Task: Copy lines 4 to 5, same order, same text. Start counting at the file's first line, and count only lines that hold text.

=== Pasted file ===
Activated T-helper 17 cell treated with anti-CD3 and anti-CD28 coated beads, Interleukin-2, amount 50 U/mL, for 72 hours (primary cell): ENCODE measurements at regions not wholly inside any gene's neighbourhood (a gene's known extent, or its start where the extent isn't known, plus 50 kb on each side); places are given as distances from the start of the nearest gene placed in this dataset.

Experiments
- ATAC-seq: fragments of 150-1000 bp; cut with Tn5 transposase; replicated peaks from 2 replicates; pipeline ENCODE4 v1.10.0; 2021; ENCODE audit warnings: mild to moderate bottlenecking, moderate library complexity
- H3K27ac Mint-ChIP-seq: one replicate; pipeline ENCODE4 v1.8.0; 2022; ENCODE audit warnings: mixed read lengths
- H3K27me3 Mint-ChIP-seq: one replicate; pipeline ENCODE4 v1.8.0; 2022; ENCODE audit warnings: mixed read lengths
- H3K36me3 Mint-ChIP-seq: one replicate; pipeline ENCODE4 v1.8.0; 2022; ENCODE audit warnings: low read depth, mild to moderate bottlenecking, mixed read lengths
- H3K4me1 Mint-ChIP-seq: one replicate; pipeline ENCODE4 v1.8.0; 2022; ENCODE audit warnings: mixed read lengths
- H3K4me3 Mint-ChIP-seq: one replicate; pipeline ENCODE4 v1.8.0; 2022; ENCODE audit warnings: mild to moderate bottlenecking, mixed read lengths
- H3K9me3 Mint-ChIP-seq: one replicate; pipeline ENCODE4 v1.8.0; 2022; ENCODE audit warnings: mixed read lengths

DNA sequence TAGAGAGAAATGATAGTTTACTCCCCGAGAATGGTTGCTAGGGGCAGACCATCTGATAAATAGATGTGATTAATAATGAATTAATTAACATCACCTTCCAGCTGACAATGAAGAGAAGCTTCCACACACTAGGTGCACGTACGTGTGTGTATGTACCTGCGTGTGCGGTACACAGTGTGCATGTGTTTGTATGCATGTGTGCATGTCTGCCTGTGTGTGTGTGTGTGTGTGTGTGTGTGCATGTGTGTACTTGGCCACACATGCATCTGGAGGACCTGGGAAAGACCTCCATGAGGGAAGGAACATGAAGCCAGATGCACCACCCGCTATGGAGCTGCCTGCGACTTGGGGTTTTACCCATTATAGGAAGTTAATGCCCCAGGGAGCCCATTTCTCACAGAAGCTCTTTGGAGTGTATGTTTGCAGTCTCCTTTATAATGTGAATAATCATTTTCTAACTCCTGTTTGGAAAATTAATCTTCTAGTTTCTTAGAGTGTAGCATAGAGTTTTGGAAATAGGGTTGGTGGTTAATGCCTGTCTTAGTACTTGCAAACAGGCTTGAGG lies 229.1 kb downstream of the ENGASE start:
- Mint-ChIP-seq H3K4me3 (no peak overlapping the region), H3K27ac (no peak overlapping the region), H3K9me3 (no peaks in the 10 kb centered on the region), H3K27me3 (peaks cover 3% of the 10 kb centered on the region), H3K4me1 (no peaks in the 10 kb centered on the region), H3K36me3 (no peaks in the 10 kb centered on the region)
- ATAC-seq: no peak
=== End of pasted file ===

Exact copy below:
- H3K27ac Mint-ChIP-seq: one replicate; pipeline ENCODE4 v1.8.0; 2022; ENCODE audit warnings: mixed read lengths
- H3K27me3 Mint-ChIP-seq: one replicate; pipeline ENCODE4 v1.8.0; 2022; ENCODE audit warnings: mixed read lengths